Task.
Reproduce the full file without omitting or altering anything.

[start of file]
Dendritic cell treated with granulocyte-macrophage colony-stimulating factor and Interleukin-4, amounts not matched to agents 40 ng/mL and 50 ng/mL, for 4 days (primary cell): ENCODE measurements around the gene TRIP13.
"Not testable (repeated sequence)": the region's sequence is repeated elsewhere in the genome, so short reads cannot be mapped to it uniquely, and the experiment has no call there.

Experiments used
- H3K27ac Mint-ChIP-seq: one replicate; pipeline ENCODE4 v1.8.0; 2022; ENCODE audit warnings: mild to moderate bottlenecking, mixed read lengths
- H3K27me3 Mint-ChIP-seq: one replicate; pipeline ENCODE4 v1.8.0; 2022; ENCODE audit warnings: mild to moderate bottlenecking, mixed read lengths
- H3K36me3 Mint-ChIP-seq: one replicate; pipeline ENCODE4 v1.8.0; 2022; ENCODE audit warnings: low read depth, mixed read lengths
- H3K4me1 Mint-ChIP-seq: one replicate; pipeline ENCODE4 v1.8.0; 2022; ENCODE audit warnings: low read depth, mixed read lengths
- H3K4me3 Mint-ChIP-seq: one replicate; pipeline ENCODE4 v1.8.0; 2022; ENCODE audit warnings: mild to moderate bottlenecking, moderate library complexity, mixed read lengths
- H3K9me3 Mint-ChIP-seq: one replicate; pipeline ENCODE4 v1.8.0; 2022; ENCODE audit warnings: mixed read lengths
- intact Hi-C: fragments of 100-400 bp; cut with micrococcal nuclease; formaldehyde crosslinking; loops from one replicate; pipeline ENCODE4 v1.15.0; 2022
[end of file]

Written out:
Dendritic cell treated with granulocyte-macrophage colony-stimulating factor and Interleukin-4, amounts not matched to agents 40 ng/mL and 50 ng/mL, for 4 days (primary cell): ENCODE measurements around the gene TRIP13.
"Not testable (repeated sequence)": the region's sequence is repeated elsewhere in the genome, so short reads cannot be mapped to it uniquely, and the experiment has no call there.

Experiments used
- H3K27ac Mint-ChIP-seq: one replicate; pipeline ENCODE4 v1.8.0; 2022; ENCODE audit warnings: mild to moderate bottlenecking, mixed read lengths
- H3K27me3 Mint-ChIP-seq: one replicate; pipeline ENCODE4 v1.8.0; 2022; ENCODE audit warnings: mild to moderate bottlenecking, mixed read lengths
- H3K36me3 Mint-ChIP-seq: one replicate; pipeline ENCODE4 v1.8.0; 2022; ENCODE audit warnings: low read depth, mixed read lengths
- H3K4me1 Mint-ChIP-seq: one replicate; pipeline ENCODE4 v1.8.0; 2022; ENCODE audit warnings: low read depth, mixed read lengths
- H3K4me3 Mint-ChIP-seq: one replicate; pipeline ENCODE4 v1.8.0; 2022; ENCODE audit warnings: mild to moderate bottlenecking, moderate library complexity, mixed read lengths
- H3K9me3 Mint-ChIP-seq: one replicate; pipeline ENCODE4 v1.8.0; 2022; ENCODE audit warnings: mixed read lengths
- intact Hi-C: fragments of 100-400 bp; cut with micrococcal nuclease; formaldehyde crosslinking; loops from one replicate; pipeline ENCODE4 v1.15.0; 2022